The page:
If in fact 68 million U.S. adults live in unbanked households, why not let the US Postal Service provide basic financial services? Not, it seems to me, either checking accounts or loans – USPS isn’t really equipped to deal customers writting NSF checks or with loan underwriting and chasing defaulting borrowers, though it might allow real banks to use its buildings as branches – but it’s hard to see what goes wrong with allowing people to establish accounts into which they can deposit cash or checks and draw against them with debit cards. Those buildings – a third of them in ZIP codes without bank branches – and the trust of the public, are two huge assets, and providing simple financial services to people whom the banks don’t want to serve seems like a good use of those assets. Other than interfering with glibertarian dreams of shutting down USPS entirely, I can’t see much of a downside.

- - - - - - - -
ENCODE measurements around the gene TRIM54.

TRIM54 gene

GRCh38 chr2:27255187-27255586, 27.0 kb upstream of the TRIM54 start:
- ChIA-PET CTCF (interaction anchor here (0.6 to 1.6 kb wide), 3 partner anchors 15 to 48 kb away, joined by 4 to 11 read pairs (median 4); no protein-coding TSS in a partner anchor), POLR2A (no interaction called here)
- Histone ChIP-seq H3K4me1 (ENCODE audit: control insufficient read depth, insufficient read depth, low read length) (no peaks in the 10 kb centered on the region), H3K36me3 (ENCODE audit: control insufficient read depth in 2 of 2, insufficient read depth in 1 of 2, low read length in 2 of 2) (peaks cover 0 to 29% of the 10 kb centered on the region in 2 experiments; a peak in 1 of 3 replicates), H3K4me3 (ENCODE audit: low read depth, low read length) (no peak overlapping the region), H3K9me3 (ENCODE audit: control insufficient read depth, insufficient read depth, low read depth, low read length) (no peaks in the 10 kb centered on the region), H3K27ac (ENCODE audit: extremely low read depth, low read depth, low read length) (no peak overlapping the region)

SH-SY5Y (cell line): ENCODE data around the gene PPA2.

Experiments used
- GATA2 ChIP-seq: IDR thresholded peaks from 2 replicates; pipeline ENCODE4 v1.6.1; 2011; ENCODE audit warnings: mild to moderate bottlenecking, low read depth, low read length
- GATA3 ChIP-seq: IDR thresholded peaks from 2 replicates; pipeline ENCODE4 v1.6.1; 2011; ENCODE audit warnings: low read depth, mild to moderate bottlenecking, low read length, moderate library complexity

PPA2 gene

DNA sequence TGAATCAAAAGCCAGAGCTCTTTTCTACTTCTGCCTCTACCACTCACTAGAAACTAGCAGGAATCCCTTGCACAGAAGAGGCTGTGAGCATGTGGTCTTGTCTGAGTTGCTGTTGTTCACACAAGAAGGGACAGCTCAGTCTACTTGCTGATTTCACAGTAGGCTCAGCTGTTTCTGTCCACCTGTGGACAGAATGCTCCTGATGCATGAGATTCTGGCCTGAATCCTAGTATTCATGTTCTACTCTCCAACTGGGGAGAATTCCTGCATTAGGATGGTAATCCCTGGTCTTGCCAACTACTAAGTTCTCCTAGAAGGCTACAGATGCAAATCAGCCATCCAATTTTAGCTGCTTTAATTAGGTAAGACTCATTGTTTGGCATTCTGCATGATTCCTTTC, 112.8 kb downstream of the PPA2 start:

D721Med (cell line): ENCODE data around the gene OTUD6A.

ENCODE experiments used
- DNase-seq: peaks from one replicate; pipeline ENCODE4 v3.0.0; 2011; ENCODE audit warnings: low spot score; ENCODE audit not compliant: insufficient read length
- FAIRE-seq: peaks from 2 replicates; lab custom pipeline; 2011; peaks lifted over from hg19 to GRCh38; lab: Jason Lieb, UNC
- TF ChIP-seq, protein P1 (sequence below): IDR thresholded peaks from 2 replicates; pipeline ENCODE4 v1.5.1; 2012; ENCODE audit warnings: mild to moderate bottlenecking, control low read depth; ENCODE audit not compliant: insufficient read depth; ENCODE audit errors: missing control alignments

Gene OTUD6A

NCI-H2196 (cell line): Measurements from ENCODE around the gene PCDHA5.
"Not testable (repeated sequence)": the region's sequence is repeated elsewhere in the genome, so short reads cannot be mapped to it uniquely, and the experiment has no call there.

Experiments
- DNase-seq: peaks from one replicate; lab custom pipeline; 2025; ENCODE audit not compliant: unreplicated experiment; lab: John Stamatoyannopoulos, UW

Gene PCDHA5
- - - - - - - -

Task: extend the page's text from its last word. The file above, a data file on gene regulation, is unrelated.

[Cross-posted at The Reality-Based Community]

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Mark Kleiman

Mark Kleiman is a professor of public policy at the New York University Marron Institute.